In my opinion, the primary reason to hold metals is to eventually trade them for paper money or to buy large ticket items under the table. Think about it: if things ever get so bad that gold and silver become the only acceptable money, the millions of people without these metals will become so desparate that there will be a complete breakdown of civilized society. In that case, food will become far more valuable than gold or silver. So, barring armageddon, the real challenge becomes timing the metals market to realize maximum gain, period. Everything else is hype.

  6. Ron | January 24, 2012

    Avoid paper silver.pooled and unallocated are horrible.slv is a scam… Why was this statement made? What is wrong with having pooled unallocated gold and silver?

  7. R.D. Cessna | February 1, 2012

    Would like to hear about people's experiences in buying silver coins.

    • wateaman | February 2, 2013

      If you are investing, silver rounds are sold at a lower premium over spot than coins, and you won't make up all the difference, in most cases, when you sell your coins. The easiest thing to do is visit with local coin dealers, purchase bullion from IRA approved mints and always, compare the price over spot your dealer offers you with the internet vendors, factoring shipping and insurance costs.

      I have had no problems purchasing silver using either option. Your local dealer may charge a little bit more over spot, but the convenience factor is higher. It may feel good buying local as well.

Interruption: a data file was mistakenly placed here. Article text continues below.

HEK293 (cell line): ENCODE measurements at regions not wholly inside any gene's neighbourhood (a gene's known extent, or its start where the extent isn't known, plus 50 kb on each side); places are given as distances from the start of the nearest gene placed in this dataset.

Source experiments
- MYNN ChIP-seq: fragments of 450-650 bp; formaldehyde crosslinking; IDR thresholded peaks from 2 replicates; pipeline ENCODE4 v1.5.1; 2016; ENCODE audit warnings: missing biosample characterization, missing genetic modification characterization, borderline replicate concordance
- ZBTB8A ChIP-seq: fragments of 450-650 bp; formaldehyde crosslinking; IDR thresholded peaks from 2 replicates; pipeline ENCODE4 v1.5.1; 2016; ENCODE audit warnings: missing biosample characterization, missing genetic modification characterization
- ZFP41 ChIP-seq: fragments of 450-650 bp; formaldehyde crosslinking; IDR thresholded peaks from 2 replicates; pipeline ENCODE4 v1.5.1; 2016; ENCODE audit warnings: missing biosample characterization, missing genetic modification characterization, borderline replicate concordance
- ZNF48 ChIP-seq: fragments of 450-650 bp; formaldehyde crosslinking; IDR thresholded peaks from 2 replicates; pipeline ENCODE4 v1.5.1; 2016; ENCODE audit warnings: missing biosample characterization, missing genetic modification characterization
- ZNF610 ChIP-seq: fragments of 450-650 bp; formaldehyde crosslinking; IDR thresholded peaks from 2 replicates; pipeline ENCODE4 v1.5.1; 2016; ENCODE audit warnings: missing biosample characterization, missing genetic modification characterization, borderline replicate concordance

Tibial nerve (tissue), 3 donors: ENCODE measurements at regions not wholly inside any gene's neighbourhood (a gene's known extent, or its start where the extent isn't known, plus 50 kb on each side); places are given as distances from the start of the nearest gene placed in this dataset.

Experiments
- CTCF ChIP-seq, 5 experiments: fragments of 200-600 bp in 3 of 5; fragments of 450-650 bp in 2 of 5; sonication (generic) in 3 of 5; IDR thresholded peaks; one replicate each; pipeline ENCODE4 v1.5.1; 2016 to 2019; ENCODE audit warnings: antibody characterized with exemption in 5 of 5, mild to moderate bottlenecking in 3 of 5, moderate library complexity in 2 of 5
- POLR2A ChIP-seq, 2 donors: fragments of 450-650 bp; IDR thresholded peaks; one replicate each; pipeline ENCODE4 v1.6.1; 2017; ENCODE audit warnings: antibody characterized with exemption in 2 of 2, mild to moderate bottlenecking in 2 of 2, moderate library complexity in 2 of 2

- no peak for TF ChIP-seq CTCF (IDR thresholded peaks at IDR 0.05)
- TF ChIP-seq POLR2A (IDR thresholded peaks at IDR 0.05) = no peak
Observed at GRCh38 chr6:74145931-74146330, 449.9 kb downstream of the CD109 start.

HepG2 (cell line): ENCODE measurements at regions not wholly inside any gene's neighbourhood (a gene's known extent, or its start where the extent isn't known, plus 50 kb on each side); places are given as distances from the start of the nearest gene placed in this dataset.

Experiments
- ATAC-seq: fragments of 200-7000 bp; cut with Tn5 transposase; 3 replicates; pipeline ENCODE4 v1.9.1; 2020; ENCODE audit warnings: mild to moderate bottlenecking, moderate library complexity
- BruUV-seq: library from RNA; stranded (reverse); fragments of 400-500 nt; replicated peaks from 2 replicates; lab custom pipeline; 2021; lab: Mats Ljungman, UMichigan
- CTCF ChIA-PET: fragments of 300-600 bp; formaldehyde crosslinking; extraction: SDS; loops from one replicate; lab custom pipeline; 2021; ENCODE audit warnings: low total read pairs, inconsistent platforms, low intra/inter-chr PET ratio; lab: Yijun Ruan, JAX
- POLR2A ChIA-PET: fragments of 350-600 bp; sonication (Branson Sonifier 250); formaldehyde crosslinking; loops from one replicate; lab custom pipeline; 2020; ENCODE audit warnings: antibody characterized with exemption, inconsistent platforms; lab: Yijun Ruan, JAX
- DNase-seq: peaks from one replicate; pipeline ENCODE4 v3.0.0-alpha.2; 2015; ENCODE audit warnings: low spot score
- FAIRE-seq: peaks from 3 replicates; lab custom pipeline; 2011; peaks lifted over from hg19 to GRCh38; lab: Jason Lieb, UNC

8. Mitzi M | February 21, 2012

    If it gets so bad that you have to trade in silver & gold, wouldn't it also be wise to have barter? Like paper, toilet paper, rabbits, chickens, heirloom seeds, wood, water, matches, fuel, food etc.?

  9. Stan | March 28, 2012

    The site lists only US bullion dealers. A great canadian site is You can also allocate silver and gold to your RRSP and TSFA via cache metals on top of buying gold and silver. There are options for investing in physical precious metals.

  10. Billy Chiam | March 28, 2012

    In around 9 years, supply of silver will get lesser due to surge of investment and industrial demand. Before it is too late, it is a good time to own physical silver now.

    • Meredith | November 4, 2012

      I am interested in purchasing silver. I believe it will eventually out weigh gold

  11. rolf | April 19, 2012

    bring back the OTTOMAN EMPIRE

  12. mike | April 26, 2012

    silver is a huge bubble your better off investing in stocks

  13. MANJULA MANI | April 28, 2012


  14. Robert Ward | May 12, 2012

    If I was to purchase a few silver dollar coins how much would they cost? How much each one would cost/ What is denom amd price?

  15. sk | May 15, 2012

    it would be nice to have a follow-up report on silver, based on your research/ opinions of whether the downturn in silver is a result of the US economy's percieved recovery, or not-too-distant recovery, and so people no longer need to look at investing in the precious metal "safe havens" …
    Please forgive me, I've been living in Australia for the past 9 years, and am mostly out of touch with the current financial news. just starting to look into investing again, as i just emerged from a painful home-ownership in the US.
    Soooo, is silver in a bubble, like people are saying, or is it a good time to buy, ie china etc are buying. ??

  16. HARPAL sINGH | September 9, 2012


  17. MANJULA MANI | October 10, 2012


  18. Chris | October 19, 2012

    Thanks for the info. I am looking at investing in Gold for my retirement fund, so this is useful information to me.

  19. MANJULA MANI | February 18, 2013


  20. Asthra | June 3, 2013

    If you've bought silver coins, is it illegal to NOT claim it? As in show your receipt for tax purposes and show how much money you've made selling your silver?